Study Assesses Migraineur, General Practitioner Viewpoints on Treatment Variables

Results of a survey study underscore the variables considered most and least important to patients and general practitioners when it comes to migraine treatments.

When prompted to consider different variables related to acute and preventive treatment for migraine, patients and general practitioners (GPs) largely agreed on the most and least important end points.

According to study findings published in BMC Neurology, the most important end points for acute treatment were effectiveness, a short action time, and a persistent effect, while effectiveness, sustained effect, and tolerability were most important for prophylactic therapy.

“In the validation of acute and preventive medications, the International Headache Society (IHS) recommends harmonizing and standardizing the employed endpoints through IHS guidelines,” researchers explained. “However, success is a matter of perspective and the endpoints that have been selected may not be fully accepted by patients or GPs."

To better understand which end points are considered most important by patients and GPs, and to study the optimal efficacy and action time in symptomatic and preventive treatments, investigators carried out an observational descriptive study in each sample (patients and GPs).

All patients with migraine (n = 55) were aged 18 or older and had a diagnosis of episodic migraine. GPs (n = 55) were recruited via institutional mail reach outs and practiced in the same geographical area as the researchers. The study took place in Spain between April and May 2018.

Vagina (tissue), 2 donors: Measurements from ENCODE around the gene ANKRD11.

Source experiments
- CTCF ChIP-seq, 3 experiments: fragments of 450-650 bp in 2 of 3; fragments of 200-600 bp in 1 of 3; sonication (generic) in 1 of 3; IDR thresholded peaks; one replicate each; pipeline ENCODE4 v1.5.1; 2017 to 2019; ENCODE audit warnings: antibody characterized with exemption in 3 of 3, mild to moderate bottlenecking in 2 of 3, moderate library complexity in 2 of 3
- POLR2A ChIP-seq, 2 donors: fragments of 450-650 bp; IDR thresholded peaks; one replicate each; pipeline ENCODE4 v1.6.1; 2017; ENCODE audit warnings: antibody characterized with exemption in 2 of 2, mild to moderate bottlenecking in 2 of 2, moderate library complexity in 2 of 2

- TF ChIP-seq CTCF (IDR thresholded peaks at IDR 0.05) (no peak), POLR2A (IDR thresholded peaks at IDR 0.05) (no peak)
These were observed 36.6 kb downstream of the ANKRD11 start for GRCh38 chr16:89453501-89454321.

Study participants were given a list of end points and asked to rate each variable about acute and preventive treatment on a 0-10 scale—where 0 was defined as worst possible and 10 as best possible. Participants were also asked to select the 3 most important variables and least important end points.

Analyses revealed:

  • Effectiveness was considered the most important variable for symptomatic and preventive treatment.
  • Cost was considered the least important variable
  • Patients’ desired percentage of efficacy was 84% (SD 16.7%) for symptomatic treatment and 79.9% (17.1%) for preventive treatment
  • GPs’ desired percentage of efficacy was 75% (14%) for symptomatic treatment and 70.4% (14.3%) for preventive treatment.
  • For symptomatic treatment, the desired action time for pain cessation was selected as 27.5 minutes (13.8) for patients and 24 minutes (18.3) for GPs
  • For preventive treatment the desired action time for effect was 7.1 days (4.5) for patients and 13.9 days (8.9) for general practitioners

“The level of a patient’s satisfaction and their perception of treatment success usually depends on their previous expectations,” authors explained. “There is generally a gap between what the patient expects from the treatment and the real result. The smaller this gap is, the higher level of satisfaction.”

Because most scores reported by the GPs in the current study were lower than those of patients, this finding could reflect better knowledge of existing treatments among GPs. Therefore, providing patients with information including realistic expectations of current treatments might improve patient satisfaction, according to the researchers.

Findings also revealed action time is perceived as important for patients, but this factor is not frequently considered in clinical trials. Based on this finding “further research is needed to develop novel drugs with higher efficacy rates and shorter action time,” the authors concluded.

Reference

Trigo-López J, Guerrero-Peral ÁL, Sierra Á, et al. Patients and general practitioners assessment of the main outcomes employed in the acute and preventive treatment of migraine: a cross sectional study. BMC Neurol. Published online July 15, 2021. doi:10.1186/s12883-021-02220-w